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The 88 Cent Answer

By Kathy NickersonSeptember 8th, 2013mercy8 Comments


Last week at dinner, my husband and our daughter, Serenity, mentioned that I seem kind of stressed about life right now. I stopped munching on my crab rangoon and shook my head. “Oh, I’m going to be fine now. I just spent 88 cents at Wal-Mart for a magnetic to-do list.”

They both burst out laughing, but I just raised my eyebrows. “It’s true,” I said. “This is going to change my life.”

And, it has. Serenity understood, of course. It is simply the grown-up version of the hoola-hoop method I taught her in childhood. She used to go upstairs to clean her room and then decide it would be easier if she moved furniture first. An hour later, we would find her weeping on her bed – which was now in the middle of the room – surrounded by mounds of stuffed animals, old school papers, and a dresser skewed sideways.

Eventually, I taught Serenity to throw her hula-hoop on the floor. Then I told her to clean up or put away everything within its circumference. Don’t worry about the mess in the corner. Don’t wonder if the bed would look better against the other wall. Just focus on the hoola-hoop. When that is done, toss it again.

So, now, I’m corralling my three computers, two electronic calendars, one supposed-to-be-smart telephone and a few zillion details that exist only in the shadows of my mind. Every night before bed, I consult them. Then, I take my 88 cent pad from the front of the fridge, and I list the five things I absolutely must do the next day. That’s all. Just those five. I rip off the page after breakfast the next day and stick it in my purse.

Then, when phones start ringing and reminders start buzzing and emails begin screaming, I just look at my list. If those five things aren’t crossed off yet, I simply say, “Sorry, I’m not moving the bed today.”

It’s been worth every one of those 88 cents.



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Happy Anniversary of Our First Date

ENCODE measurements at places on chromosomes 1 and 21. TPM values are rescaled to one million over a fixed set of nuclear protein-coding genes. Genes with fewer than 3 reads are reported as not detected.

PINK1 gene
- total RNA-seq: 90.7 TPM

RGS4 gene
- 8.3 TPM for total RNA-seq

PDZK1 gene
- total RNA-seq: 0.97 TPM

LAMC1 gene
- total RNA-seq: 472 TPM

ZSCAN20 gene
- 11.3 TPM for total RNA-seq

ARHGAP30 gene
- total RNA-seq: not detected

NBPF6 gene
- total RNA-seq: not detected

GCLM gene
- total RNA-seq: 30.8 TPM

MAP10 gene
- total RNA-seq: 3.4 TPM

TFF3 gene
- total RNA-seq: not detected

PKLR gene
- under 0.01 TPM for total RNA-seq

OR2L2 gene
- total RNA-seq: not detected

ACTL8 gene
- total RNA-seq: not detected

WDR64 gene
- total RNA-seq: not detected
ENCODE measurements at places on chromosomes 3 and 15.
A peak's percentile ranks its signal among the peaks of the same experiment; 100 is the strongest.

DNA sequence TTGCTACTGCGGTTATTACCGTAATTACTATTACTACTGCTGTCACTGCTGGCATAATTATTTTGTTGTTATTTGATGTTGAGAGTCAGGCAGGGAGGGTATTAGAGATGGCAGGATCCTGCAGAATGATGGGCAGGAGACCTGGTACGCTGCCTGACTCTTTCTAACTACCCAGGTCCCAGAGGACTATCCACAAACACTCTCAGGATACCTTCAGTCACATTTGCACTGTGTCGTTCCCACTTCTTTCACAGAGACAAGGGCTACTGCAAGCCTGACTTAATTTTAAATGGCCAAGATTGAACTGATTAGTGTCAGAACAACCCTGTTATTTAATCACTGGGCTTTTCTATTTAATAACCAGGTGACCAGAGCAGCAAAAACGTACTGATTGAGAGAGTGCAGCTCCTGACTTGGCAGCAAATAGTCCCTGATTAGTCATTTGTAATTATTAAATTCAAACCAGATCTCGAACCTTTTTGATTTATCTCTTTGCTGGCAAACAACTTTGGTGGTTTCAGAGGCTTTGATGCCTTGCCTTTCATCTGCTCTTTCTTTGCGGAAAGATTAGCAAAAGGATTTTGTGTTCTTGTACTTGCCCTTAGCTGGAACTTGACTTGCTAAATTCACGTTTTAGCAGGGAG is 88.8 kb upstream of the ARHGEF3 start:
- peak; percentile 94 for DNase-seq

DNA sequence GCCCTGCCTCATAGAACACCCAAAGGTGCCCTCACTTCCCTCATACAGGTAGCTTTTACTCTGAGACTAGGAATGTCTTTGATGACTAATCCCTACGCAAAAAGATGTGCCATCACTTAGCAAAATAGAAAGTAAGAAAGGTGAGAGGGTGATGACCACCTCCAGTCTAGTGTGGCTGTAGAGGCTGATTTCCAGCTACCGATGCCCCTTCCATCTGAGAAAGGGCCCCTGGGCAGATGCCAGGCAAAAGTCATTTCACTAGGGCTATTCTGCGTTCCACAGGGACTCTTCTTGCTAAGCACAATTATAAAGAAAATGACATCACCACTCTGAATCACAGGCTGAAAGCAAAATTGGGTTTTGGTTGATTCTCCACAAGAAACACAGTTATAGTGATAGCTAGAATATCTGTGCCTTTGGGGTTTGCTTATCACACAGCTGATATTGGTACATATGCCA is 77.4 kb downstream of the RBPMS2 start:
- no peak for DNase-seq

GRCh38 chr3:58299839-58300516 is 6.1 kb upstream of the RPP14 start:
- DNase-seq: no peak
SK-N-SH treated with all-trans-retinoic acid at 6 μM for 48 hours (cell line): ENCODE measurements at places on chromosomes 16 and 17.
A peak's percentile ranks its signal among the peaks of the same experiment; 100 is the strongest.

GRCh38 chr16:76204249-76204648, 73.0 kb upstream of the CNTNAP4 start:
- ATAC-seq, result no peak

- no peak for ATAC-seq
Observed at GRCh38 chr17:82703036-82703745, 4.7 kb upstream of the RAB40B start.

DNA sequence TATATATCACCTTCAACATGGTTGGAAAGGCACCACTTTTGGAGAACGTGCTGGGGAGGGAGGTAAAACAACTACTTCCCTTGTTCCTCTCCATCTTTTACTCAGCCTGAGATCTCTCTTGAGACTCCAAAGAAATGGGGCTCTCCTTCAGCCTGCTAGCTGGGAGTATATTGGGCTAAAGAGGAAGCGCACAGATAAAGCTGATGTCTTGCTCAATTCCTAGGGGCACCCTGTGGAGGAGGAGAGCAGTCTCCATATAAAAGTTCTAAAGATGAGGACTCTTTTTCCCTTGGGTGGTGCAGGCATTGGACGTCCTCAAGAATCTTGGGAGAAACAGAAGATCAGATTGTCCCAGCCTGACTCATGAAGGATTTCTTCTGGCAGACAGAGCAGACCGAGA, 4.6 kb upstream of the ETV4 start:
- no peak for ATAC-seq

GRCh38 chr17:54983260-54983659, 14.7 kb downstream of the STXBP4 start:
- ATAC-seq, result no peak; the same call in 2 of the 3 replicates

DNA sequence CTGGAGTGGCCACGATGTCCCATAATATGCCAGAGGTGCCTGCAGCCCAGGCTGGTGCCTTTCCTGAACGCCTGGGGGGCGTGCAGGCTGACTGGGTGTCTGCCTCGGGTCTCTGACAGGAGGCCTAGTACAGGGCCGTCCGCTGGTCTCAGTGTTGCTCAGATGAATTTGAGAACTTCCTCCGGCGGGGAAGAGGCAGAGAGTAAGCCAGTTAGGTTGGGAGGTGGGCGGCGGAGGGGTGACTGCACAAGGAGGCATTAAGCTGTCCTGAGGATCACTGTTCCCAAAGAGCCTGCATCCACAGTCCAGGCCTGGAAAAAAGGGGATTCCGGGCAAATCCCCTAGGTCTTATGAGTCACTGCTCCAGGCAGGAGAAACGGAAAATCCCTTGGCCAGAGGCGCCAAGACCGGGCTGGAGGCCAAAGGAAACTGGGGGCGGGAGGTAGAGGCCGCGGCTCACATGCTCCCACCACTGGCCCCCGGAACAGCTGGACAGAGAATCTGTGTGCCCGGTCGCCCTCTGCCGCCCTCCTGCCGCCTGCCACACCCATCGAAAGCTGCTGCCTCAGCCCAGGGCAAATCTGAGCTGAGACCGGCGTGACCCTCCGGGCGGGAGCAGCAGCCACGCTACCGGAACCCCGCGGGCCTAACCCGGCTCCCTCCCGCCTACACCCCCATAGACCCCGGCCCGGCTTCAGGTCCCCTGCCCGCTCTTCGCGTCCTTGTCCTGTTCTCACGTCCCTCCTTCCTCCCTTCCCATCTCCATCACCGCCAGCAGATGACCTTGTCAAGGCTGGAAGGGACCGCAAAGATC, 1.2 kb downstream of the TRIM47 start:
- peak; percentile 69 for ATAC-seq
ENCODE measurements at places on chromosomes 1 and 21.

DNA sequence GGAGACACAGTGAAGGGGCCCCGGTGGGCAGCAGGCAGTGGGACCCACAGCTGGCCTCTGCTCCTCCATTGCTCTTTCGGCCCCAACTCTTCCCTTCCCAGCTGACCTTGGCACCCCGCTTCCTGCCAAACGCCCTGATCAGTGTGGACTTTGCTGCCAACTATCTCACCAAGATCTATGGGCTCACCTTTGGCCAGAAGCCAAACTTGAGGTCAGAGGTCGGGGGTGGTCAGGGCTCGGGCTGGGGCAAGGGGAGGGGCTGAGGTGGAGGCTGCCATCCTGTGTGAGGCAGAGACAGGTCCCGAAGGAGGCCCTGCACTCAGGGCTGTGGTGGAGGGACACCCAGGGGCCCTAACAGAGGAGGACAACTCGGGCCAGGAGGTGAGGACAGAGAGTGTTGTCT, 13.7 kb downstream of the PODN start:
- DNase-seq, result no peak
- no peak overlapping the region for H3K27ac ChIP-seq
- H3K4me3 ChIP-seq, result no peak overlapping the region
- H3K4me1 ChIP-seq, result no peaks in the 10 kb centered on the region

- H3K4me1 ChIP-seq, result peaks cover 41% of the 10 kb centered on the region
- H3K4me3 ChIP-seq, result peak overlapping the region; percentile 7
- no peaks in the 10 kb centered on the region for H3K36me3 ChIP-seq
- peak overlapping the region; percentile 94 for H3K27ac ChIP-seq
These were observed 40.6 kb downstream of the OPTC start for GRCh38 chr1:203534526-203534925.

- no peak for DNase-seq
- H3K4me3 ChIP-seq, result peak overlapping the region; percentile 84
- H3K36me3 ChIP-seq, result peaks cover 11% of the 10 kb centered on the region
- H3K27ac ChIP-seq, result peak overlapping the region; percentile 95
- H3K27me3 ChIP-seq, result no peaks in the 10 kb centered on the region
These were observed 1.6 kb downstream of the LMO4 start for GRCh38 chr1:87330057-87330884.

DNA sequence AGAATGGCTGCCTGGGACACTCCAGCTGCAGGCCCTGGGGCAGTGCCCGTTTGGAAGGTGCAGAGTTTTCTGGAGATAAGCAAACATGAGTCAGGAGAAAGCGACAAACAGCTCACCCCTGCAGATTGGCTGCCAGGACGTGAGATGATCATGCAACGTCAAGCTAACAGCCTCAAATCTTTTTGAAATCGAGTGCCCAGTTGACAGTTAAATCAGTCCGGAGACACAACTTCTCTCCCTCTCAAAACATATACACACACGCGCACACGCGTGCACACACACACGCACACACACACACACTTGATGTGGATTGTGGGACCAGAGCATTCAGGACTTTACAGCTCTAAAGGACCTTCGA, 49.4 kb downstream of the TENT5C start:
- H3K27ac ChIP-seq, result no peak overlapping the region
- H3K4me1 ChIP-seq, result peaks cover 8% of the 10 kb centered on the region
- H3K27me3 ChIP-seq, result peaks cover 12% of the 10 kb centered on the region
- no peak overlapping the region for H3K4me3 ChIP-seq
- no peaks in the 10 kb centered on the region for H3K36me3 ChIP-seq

By Kathy NickersonSeptember 5th, 2013mercy5 Comments



Forty years ago this Saturday, Wendell and I sat down at Pizza Hut together and shared our first ham sandwich. Well, we didn’t actually eat any of it. But we ordered one, along with a Coke (me) and a glass of milk (him.) We both had long hair, although mine was longer, thank goodness. And hip-hugging bell-bottoms and platform shoes. (His were taller.)

People of our generation were still in Viet Nam, so everyone was trying to grab life before it marched off in a uniform never to return. I was a starry-eyed high-school senior and Wendell was a college man I’d met a couple of times before. Needless to say, I swooned.

But what really happened that night is that Wendell told me the future. “I want to be a doctor,” he said. “Not some kind of specialist who goes for a city practice where he can make loads of money. I want to be a family doctor who helps bring babies into the world, sets their broken bones in childhood, helps them grow up, and then delivers their own babies someday.”

I signed on right there over the ham sandwich.

Neither of us have long hair anymore, and we don’t birth any babies in our clinic. But, other than that, we are doing pretty much what Wendell described when he was nineteen. He just left out the part where we steal a kiss in the hallway several times a day…


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Doing My Part

By Kathy NickersonSeptember 2nd, 2013mercy2 Comments



Labor Day is 100 years old. I don’t think we’ve given enough recognition to this fact. Maybe because we have no idea why anyone even celebrates Labor Day. I decided to do a little research and discover what this day means beyond big parades, barbecues, and community festivals.

Guess what! Nothing. This day was deliberately set aside to give workers and their families a break. The original decree called for big parades and festival events that would provide entertainment for workers and their families. That’s it. Labor Day is officially a national Day Off.

Of course, when leaders created this holiday, workers spent their lives mostly in factories from dawn to dusk. Automation didn’t exist. Neither did workmen’s compensation for injuries or safety inspectors from OSHA. Work was hard.

I feel just a bit decadent taking a day off from my desk job.

But, I’m doing it, of course. I want to do my part for national spirit.